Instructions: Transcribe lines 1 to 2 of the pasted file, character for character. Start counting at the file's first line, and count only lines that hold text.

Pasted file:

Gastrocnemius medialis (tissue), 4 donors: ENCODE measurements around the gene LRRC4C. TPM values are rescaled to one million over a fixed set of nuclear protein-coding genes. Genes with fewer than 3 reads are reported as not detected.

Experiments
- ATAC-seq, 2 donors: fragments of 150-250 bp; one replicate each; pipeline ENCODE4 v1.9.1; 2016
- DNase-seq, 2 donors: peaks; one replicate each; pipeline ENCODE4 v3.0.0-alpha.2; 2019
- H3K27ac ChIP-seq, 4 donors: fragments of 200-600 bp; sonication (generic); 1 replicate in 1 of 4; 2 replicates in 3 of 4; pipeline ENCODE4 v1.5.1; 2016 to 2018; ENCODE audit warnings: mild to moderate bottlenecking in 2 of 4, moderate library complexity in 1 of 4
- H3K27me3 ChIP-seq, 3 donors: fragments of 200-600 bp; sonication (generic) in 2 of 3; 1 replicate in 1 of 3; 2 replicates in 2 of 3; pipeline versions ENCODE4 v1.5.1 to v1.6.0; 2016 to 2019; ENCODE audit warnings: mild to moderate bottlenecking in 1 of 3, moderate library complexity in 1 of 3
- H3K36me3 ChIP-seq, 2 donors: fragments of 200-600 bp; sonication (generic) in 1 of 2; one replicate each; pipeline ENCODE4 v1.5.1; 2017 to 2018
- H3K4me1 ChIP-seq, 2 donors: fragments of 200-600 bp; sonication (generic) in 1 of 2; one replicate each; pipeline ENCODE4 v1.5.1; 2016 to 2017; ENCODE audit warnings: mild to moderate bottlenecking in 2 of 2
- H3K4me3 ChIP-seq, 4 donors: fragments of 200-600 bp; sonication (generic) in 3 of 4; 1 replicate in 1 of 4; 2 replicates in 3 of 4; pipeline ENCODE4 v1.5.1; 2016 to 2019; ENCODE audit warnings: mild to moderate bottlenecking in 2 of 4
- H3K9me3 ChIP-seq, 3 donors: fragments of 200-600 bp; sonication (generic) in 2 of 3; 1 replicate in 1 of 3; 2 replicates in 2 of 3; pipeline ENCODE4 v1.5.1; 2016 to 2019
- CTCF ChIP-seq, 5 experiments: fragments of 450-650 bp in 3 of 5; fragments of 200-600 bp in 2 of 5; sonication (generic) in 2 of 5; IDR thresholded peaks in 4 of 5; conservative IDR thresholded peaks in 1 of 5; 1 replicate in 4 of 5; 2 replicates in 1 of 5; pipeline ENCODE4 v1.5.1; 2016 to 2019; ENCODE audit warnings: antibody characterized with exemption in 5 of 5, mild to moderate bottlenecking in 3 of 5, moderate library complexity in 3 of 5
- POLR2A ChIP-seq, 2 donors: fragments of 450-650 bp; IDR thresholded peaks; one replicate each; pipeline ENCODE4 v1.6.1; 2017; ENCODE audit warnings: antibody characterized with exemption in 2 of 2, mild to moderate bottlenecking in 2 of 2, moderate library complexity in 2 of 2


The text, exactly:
Gastrocnemius medialis (tissue), 4 donors: ENCODE measurements around the gene LRRC4C. TPM values are rescaled to one million over a fixed set of nuclear protein-coding genes. Genes with fewer than 3 reads are reported as not detected.

Experiments